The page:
Friday, March 13, 2015

Happy 18th Anniversary to Learning Solutions!

This week a lot of people on LinkedIn are congratulating me on the 18th anniversary of owning my own consulting firm, Learning Solutions. In entrepreneur years, that’s about 100. All those congrats got me thinking about when and how I got started on this journey, which is still
ongoing even though I’m past 65.
I am not your typical entrepreneur, and if someone had told me in college that I would be self-employed for this long, I would have said, “nonsense.” After all, I had taken the tests to see if I would succeed in my own business, and the answer was always a resounding NO. Danger, danger, do not come near:  you like stability, you’re not a risk taker and you suck at selling. When I finally decided that maybe I could do this (only because none of the other options felt right), I spent 2 years researching the business, reading how-to books, building my network and socking away money to live on. I thought I knew everything and was well prepared to be my own boss. I was not.
I vividly remember a conference I attended a few months after I started my business. I was listening to a speaker tell me in a sales workshop that if I didn’t make at least several cold calls per day, I would fail. He might as well have told me, an extreme introvert, I would have to stand naked on the corner every morning to succeed. As I stood up to sneak out of this humiliating experience, another participant at my table said “Oh for heaven’s sake, sit down, he’s full of crap. I’ve been running a successful business for 10 years and I’ve never made a cold call.” I don’t recall her name, but she is partly responsible for my long tenure with Learning Solutions. And I never did make a cold call.
There have been wildly successful years and those I would like to forget. Less than 2 years after getting started, and in the middle of a major project that required me to be out of town 50% of the time, my husband had a cardiac arrest followed by 2 open heart surgeries and 2 additional heart
procedures. Both of us were self-employed and neither of us was able to work for several months. Thankfully, we had health insurance, and I had been able to set aside extra money from the big project. And of course when I was finally able to get back to work, there was nothing in the pipeline. The need to keep work in the pipeline was one of the hardest lessons I learned.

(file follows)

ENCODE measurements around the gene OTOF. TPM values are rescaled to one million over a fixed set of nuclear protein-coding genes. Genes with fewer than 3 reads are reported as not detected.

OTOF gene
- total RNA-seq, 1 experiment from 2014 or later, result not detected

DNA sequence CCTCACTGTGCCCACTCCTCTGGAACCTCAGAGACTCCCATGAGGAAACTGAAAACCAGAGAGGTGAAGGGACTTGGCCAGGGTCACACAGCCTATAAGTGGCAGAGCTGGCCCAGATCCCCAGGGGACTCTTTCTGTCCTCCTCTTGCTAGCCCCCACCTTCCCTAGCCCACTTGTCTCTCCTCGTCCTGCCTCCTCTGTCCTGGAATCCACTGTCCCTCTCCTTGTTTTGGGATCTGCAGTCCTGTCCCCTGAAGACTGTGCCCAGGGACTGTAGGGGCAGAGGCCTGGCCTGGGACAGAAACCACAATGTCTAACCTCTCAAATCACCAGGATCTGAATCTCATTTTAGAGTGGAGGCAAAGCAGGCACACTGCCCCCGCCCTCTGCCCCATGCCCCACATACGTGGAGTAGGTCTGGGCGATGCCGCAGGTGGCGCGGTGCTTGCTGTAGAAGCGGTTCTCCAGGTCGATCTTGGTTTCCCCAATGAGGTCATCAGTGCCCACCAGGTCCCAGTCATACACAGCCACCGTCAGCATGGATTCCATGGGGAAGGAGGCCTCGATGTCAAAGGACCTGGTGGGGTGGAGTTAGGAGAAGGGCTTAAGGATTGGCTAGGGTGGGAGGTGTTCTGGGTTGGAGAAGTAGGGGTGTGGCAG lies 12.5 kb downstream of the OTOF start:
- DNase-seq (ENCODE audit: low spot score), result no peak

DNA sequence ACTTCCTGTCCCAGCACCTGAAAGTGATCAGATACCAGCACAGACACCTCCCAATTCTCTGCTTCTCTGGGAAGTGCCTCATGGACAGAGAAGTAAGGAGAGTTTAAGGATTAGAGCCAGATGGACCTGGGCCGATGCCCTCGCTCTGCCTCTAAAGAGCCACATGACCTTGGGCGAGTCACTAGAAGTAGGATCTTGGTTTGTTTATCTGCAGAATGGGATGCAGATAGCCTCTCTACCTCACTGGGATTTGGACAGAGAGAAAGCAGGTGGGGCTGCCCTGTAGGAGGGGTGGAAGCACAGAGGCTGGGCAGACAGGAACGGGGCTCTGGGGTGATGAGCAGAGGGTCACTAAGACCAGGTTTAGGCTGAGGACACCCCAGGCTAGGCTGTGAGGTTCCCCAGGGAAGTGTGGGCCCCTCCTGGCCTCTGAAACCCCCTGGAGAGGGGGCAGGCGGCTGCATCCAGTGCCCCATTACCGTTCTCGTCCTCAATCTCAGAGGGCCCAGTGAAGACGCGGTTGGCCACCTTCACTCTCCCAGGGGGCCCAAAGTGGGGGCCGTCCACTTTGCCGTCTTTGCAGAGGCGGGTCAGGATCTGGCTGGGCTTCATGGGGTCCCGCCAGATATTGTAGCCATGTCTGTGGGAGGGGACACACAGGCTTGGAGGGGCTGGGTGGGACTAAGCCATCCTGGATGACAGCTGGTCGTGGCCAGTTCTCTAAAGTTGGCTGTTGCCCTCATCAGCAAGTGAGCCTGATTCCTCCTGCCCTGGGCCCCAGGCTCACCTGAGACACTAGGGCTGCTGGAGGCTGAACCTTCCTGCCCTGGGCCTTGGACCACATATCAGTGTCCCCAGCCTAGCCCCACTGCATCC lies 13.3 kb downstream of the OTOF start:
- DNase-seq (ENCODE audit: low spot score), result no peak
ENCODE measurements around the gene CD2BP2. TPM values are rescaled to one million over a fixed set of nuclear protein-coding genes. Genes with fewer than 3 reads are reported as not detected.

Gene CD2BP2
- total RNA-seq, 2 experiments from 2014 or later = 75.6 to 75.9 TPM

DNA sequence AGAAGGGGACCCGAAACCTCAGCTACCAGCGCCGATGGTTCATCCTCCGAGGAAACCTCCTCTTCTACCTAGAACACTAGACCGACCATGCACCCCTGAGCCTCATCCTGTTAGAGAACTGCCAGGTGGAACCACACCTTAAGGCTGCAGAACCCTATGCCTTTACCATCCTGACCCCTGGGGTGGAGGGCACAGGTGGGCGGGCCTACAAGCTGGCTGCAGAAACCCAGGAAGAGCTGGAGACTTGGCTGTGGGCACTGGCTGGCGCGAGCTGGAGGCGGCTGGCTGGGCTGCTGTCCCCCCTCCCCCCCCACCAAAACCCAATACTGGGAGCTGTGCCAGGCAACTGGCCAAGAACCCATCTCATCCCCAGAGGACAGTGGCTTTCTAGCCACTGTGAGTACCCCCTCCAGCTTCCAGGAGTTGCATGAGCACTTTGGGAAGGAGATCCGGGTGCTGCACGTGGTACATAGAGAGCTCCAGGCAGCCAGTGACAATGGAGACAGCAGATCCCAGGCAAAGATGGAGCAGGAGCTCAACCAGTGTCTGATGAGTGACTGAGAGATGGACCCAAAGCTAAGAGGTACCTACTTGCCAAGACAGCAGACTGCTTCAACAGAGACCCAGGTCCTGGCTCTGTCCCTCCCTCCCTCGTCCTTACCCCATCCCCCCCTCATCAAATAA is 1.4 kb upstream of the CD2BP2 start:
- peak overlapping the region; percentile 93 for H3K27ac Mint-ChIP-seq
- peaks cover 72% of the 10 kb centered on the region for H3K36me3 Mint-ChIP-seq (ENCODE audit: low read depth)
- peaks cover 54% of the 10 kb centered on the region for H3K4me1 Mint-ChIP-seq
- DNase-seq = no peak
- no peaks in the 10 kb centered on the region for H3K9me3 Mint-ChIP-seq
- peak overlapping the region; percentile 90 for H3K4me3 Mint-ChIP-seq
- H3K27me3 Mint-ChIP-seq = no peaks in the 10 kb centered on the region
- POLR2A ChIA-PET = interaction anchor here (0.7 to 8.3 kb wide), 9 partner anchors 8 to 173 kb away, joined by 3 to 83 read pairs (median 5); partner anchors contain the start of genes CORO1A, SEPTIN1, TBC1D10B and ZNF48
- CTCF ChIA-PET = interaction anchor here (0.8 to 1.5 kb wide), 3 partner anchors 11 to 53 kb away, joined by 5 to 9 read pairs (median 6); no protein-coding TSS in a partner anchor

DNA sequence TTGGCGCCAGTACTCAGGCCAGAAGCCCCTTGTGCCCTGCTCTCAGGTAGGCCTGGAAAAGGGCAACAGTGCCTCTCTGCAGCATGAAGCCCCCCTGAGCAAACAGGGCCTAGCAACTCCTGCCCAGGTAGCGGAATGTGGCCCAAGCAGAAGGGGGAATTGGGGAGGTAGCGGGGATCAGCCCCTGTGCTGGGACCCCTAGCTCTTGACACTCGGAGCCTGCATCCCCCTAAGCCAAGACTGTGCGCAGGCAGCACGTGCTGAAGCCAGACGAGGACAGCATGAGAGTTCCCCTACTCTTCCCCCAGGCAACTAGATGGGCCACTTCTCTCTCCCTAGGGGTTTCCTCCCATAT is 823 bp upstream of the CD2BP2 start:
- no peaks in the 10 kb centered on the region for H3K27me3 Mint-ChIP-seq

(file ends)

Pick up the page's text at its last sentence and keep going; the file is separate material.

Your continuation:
Things went fairly smoothly for a while, thanks in part to my affiliation with a government contractor who needed good coaches and trainers for the projects she was bidding on and winning. The next big glitch came in 2008 when the recession hit and companies just weren’t spending money on “frivolous” things like coaching and training. I redoubled my networking efforts and, at one function, met a marketing consultant who asked me if I was on Twitter. “What’s that?” I said. He told me to look it up and get on it. The next day I began to reinvent myself and my business. I even started making presentations to various groups about how to use social media for business. I was having great fun with this part of my work, especially when I encountered folks who said they were “too old” for social media and I was at least 10 years older than they were. About a year later I ran into the man who suggested Twitter.  “How’s that going,” he asked. “Great. I have 5000 followers, although I think some of them are ‘ladies of the evening’.” “Wow,” he replied, “how did you do that? I only have 1500 followers." Sometimes the student becomes the teacher.
Over the years I have made many friends and won a lot of business through social media channels. My own reinvention also led to my decision to refocus the business on career coaching rather than training and organization development. I’ve reached the point where I take on only the work I want to do, in the time frame in which I want to do it. If it sounds like fun, helps people make changes in their lives, and I have time, I do it. It’s interesting that the less desperate I have become and the more work I turn down, the more work comes my way.
Have I won an “entrepreneur of the year” award? No. Did I become wealthy? No. Have I ever considered quitting or getting a “real job”? Yes, there were many times when I questioned my sanity, and others were telling me to give up and take the easy path. I would think about it for a while and then realize that returning to corporate life just wasn’t for me. I did that for 25 years, and enjoyed its rewards, but there’s nothing like being responsible for my own success or failure. I had a lot of help from many people, and for that I’m grateful. But at the end of the day, it’s just me. Yes, stuff happens that is beyond our control, but our measure lies in how we respond to the stuff and keep moving. I’m happy to say that I’ve responded to lots of stuff during the past 18 years but have kept moving forward (at least most of the time) and hope to keep going for at least a few more years.